Coronavirus Pandemic

Private-dining spaces adapt to stricter rules

Former Singapore Symphony Orchestra violinist Lynnette Seah (above) serves Peranakan and Western meals in her flat in Tiong Bahru as part of her private-dining service.
Former Singapore Symphony Orchestra violinist Lynnette Seah (above) serves Peranakan and Western meals in her flat in Tiong Bahru as part of her private-dining service.PHOTO: ST FILE

Three of the businesses here have suspended bookings, while a few are still running, but with tighter health measures

At least three private-dining spaces in Singapore have decided to close operations for the time being, in response to stricter rules on social distancing.

But others are continuing to host guests, albeit in smaller groups and with more safety precautions.

After the recent spike in imported cases here, the Government announced measures to contain the spread of the coronavirus, such as the temporary closure of bars, cinemas and other entertainment venues, which took effect from last Thursday at 11.59pm till April 30.

While food and beverage outlets can still continue operations, they have to space out seats and tables as well as limit groups of diners to 10 people or fewer.

Private-dining businesses typically involve groups of guests who gather to dine at the chef's home.

One such set-up is Ownself Make Chef helmed by Ms Shen Tan. The 47-year-old chef, who can serve up to 12 diners at her Queenstown home, has decided to suspend bookings until the end of next month.

She says: "The setting at home is pretty cosy so diners are in fairly close contact with one another."

Diners who are affected by the suspension can reschedule their bookings to any date after April or opt for a full refund, she adds.

At Peranakan dining establishment The Ampang Kitchen, founder Raymond Leong, 74, has suspended all bookings indefinitely.

Mr Leong, who runs the kitchen at his home in Jalan Ampang in the Bukit Timah area, usually accepts a minimum of 10 people a booking.

He says: "We don't know how long the pandemic will last. From the looks of it, it's not just a matter of weeks, but months. I would prefer to cancel all bookings and start on a clean slate when it is over."

He has refunded deposits for bookings and does not plan to accommodate smaller groups to adapt to the government advisory. "Given the current situation, we just want to minimise contact wherever possible," he says.

Relish.Sg, which would normally attract up to 50 guests at its home-based themed dinners in Serangoon North, has also hit pause on its operations. It is now focusing more on catering.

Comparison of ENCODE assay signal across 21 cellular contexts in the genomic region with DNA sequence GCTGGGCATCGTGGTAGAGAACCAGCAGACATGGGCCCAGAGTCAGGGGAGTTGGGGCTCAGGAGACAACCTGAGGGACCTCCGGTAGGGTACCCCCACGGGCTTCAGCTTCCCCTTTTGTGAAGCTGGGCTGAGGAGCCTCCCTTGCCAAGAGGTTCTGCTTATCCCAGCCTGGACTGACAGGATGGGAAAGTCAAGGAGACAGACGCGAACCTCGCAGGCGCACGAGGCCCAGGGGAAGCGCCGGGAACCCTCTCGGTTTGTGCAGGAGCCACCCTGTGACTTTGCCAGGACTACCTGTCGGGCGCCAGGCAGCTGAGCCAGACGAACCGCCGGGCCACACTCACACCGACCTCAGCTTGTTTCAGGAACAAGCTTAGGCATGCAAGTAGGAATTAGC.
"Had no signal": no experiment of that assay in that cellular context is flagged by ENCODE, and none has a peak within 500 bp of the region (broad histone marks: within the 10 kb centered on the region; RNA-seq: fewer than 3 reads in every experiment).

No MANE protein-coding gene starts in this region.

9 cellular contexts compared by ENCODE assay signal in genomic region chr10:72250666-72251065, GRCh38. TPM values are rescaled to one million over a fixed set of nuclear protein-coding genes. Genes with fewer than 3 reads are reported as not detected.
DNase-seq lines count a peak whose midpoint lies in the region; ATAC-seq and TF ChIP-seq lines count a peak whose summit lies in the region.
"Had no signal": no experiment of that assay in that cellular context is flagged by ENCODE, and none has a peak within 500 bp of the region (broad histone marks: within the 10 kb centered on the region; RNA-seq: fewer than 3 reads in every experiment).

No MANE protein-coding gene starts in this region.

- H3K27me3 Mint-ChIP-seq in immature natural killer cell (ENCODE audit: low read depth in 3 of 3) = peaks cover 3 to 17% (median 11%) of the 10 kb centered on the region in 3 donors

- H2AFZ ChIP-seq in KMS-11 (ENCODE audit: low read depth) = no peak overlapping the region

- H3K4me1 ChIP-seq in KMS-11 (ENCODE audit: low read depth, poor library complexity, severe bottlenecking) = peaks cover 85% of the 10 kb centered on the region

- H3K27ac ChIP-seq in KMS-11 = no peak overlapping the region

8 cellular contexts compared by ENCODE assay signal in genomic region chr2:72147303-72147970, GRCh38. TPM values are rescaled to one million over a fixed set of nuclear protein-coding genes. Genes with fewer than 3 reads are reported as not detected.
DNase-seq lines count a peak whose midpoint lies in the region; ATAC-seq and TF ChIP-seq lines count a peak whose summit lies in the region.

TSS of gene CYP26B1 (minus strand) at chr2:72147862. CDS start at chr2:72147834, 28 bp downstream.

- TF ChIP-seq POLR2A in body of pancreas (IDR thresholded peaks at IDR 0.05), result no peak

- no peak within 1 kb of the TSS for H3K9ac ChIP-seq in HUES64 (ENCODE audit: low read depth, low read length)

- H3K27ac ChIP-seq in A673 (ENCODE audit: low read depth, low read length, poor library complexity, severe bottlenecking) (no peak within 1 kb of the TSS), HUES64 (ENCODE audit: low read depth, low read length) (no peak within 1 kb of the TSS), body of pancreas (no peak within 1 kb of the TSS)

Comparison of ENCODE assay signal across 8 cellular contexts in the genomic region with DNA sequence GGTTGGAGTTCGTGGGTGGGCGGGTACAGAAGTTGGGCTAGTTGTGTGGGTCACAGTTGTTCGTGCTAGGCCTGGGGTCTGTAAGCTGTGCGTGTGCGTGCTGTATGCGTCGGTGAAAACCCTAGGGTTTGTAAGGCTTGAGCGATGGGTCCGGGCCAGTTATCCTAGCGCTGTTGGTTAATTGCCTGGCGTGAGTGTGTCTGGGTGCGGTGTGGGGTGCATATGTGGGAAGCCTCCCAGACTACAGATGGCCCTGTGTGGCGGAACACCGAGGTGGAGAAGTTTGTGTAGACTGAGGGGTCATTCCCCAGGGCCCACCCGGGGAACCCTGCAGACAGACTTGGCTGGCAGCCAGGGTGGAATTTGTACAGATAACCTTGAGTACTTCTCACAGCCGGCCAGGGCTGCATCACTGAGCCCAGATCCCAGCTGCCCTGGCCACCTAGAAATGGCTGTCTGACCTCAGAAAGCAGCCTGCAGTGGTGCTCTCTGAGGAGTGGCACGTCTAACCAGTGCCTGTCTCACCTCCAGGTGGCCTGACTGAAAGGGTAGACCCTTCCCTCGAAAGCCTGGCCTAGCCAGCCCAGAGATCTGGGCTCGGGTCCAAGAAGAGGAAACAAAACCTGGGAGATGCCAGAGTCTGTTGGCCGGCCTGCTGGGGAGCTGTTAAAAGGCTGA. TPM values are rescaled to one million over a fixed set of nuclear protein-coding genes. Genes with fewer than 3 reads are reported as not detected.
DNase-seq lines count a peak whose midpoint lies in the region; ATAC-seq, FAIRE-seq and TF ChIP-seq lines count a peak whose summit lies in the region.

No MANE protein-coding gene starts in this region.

Lucky House Cantonese Private Kitchen has also closed its doors, but for a different reason. Chef Sam Wong, 51, is making preparations in line with the new rules for his home kitchen in Upper East Coast Road.

When it reopens on Wednesday, it will space diners apart from one another, even if they are in the same group. Guests will be required to have their temperatures taken, sanitise their hands and complete a travel declaration form at the front porch before entering.

While the bigger of his two dining rooms can accommodate up to 16 people, groups exceeding the 10-person limit must postpone their bookings or reduce their group size.

At The Wood Ear in Choa Chu Kang, a home kitchen which cannot take more than eight people at a time, it is business as usual.

Owner Jesper Chia, 35, has not had any cancellation requests so far and, in fact, is still getting bookings.

"Guests probably feel more comfortable dining in a home setting, where the number of people present is more controlled. I won't be mixing different groups during the dinner sessions, so there will be contact only within groups," he says.

But if the coronavirus pandemic gets worse, there is the possibility of postponing bookings, he adds.

Another private kitchen still in full swing is Lynnette's Kitchen, started by Ms Lynnette Seah, a former veteran violinist with the Singapore Symphony Orchestra.

The 62-year-old usually hosts up to 10 people at a time and ensures that guests wash their hands the minute they step into her Tiong Bahru Housing Board flat.

Other measures she is taking include washing the batik tablecloths and disinfecting tables and chairs thoroughly after every meal.

"My guests are like my family and I will always have their well-being at heart," says Ms Seah, who has been running the business since 2014.

A version of this article appeared in the print edition of The Straits Times on March 30, 2020, with the headline 'Private-dining spaces adapt to stricter rules'. Print Edition | Subscribe